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DAVE OWENS: We're Blind to One of the NFL's Biggest Problems

Dave Owens, Special to The Informer | 8/17/2013, 4:47 p.m.
One of the most serious issues surrounding the NFL has gotten nary a peep. The great racial divide is alive ...
Raheem Morris, defensive backs coach for the Washington Redskins (Courtesy photo)

"All of [2012], there wasn't a single African-American coach calling plays until [Baltimore Ravens offensive coordinator] Jim Caldwell took over in December," Mehri said.

That fact helps explain why so few African-American coaches are getting a chance to lead NFL teams.

"The numbers don't lie but I don't know that it's intentional," said Pep Hamilton, offensive coordinator for the Indianapolis Colts.

Hamilton is a rare breed, indeed. A black man calling plays for an NFL franchise. His journey is just as fascinating. He was a scholar-athlete quarterback at Howard University from 1993-96. He graduated and eventually became the team's offensive coordinator before moving to the NFL. His stints there included quarterbacks coach for the Jets, 49ers and Bears before moving back down to the college ranks to become offensive coordinator at Stanford. In Palo Alto he worked with Andrew Luck. Hence, no surprise when he was reunited with Luck this season.

"I benefitted from the exposure that I had and then I was able to package and present myself in a way that ultimately made the quarterback position the priority in the things that I wanted to do," Hamilton said.

"I had a ton of success at making quarterbacks successful starting out when I was at Howard," he continued. "From there I went into the NFL and worked with Paul Hackett, Jimmy Ray, Norv Turner, Jim Harbaugh, a lot of guys who had experience making quarterbacks successful."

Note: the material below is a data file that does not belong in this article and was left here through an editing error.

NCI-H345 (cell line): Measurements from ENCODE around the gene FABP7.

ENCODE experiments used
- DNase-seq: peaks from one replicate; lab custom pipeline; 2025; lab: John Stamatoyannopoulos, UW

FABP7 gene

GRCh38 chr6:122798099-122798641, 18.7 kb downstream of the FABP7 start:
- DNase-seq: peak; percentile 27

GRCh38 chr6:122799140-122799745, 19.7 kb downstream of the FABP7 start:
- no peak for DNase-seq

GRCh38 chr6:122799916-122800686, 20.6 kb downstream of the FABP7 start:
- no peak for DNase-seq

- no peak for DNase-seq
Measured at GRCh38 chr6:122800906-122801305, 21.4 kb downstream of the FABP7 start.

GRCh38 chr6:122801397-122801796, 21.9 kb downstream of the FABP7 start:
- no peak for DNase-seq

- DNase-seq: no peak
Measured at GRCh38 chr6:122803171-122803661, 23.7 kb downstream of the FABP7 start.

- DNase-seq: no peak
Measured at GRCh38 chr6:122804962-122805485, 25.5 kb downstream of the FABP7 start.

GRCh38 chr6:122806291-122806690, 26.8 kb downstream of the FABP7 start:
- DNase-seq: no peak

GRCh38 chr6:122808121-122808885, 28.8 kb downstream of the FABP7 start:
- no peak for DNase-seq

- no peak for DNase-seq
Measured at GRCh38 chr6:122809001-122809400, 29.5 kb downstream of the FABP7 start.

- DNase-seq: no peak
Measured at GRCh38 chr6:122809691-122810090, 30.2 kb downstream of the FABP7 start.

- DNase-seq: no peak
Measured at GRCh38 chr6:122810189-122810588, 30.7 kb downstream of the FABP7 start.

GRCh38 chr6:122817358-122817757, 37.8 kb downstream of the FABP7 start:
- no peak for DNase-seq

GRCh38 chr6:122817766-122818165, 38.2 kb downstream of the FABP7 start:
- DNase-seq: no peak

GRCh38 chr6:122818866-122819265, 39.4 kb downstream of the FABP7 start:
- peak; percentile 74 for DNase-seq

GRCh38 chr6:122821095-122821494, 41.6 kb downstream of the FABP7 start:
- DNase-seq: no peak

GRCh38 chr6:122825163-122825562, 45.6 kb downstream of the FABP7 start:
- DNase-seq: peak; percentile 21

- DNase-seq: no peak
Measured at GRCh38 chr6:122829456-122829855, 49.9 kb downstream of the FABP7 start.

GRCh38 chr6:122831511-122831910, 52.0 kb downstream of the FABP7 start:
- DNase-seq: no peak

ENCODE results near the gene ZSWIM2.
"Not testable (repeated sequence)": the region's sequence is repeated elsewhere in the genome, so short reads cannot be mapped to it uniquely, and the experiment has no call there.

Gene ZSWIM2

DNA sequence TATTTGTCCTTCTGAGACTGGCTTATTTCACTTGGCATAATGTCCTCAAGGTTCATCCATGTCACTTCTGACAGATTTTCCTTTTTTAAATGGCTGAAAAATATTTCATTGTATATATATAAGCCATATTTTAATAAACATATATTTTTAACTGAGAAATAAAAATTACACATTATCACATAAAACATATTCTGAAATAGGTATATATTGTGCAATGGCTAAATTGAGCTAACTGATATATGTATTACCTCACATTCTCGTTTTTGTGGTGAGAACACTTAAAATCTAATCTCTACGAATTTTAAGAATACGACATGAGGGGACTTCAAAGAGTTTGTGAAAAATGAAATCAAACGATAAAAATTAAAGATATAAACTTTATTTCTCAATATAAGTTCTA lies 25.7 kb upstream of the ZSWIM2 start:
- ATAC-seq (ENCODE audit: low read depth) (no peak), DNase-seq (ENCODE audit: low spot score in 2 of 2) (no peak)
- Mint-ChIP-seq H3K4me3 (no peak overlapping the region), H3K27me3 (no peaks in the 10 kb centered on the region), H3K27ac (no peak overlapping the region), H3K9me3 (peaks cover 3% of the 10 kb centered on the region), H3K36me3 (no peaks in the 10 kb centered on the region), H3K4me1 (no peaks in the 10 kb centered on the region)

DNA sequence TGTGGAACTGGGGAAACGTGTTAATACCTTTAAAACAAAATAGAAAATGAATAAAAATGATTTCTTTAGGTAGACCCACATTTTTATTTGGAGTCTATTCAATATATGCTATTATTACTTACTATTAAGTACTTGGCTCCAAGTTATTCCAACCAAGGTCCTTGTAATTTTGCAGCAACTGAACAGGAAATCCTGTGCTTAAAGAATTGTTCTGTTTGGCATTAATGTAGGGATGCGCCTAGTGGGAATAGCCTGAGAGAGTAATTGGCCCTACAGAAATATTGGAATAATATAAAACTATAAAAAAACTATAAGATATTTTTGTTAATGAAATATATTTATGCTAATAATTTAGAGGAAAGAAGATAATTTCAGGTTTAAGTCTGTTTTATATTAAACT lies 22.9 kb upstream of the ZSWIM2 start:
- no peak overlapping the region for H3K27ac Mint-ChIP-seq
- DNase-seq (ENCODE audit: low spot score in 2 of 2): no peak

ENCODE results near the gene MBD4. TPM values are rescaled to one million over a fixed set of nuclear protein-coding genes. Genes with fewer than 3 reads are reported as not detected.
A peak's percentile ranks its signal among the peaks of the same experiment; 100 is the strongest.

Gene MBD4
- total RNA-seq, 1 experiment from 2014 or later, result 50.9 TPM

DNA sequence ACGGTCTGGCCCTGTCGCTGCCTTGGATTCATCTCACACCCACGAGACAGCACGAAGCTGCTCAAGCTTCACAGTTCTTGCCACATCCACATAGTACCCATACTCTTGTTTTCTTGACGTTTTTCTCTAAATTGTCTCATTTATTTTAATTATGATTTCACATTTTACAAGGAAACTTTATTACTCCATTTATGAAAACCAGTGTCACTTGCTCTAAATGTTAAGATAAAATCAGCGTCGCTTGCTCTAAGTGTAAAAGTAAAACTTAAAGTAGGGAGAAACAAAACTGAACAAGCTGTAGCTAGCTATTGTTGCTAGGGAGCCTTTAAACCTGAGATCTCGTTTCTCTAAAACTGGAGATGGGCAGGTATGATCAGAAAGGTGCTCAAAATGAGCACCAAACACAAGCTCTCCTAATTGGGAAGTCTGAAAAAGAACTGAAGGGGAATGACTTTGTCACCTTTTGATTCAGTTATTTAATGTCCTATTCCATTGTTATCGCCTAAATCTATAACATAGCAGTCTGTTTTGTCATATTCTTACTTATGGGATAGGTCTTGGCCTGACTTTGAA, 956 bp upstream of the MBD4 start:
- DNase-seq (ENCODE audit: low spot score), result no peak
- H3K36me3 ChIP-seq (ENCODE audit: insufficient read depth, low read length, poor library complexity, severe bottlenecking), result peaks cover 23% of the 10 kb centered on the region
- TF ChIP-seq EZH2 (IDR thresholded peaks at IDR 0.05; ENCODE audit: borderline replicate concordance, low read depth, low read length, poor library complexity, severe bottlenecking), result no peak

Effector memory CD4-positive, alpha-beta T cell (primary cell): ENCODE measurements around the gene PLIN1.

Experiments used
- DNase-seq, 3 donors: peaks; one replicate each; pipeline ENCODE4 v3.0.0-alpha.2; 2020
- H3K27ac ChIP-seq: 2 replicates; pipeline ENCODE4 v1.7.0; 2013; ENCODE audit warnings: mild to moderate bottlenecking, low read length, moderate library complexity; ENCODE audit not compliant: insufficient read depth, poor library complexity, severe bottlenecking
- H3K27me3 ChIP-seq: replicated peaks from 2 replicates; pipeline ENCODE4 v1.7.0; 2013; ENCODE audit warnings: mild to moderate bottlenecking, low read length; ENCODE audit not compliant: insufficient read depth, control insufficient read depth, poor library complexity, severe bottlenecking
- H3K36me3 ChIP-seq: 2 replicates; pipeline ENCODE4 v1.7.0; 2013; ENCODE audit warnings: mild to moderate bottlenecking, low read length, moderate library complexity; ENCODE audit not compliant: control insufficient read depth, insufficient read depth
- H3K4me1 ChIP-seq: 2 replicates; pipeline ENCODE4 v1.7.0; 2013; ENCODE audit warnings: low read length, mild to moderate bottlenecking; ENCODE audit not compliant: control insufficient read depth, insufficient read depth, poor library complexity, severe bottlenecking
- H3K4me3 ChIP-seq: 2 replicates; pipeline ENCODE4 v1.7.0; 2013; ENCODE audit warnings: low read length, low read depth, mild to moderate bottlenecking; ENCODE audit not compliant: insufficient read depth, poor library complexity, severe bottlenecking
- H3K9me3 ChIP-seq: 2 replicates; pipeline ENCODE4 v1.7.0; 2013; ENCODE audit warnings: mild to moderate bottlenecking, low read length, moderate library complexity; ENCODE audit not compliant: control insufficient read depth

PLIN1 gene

Hamilton's story is one to celebrate, but it's also troubling in that there aren't many cases like his out there. How do we change that?

"As we evolve at the quarterback position and you have more African-American quarterbacks playing at the highest level, in time you're going to see more African-American quarterback coaching candidates and in turn you have more offensive coordinator candidates," Hamilton said.

Here's hoping so. Still the current coaching state is troubling and while Hamilton's perspective is both accurate and enlightening, one can't help but wonder about the non-empirical factors. Whose eyes are we often looking through when it's decision-making time and what are those eyes seeing?

Eight teams replaced head coaches this offseason, and not one African-American was chosen among the lot. It surprised me that in a league often full of retread coaches, that former Bears coach Lovie Smith didn't claim one of those openings. Chip Kelly, Doug Marrone and some guy named Gus Bradley were better options than a guy who led his team to a Super Bowl? Wow.

"Look at how Lovie Smith was treated as a former head coach versus how Andy Reid was," says Mehri. "They both have established track records, Kansas City wouldn't even let [Reid] leave [after the interview], and then Lovie has three interviews and didn't get selected, that was disappointing."

Mehri also says he was disappointed that Jim Caldwell, currently the other black offensive coordinator and former Colts head coach, wasn't selected.

To their credit, African-American coaches have taken the high road on the issue. Hamilton focused on readiness, not race, during our 20-minute interview.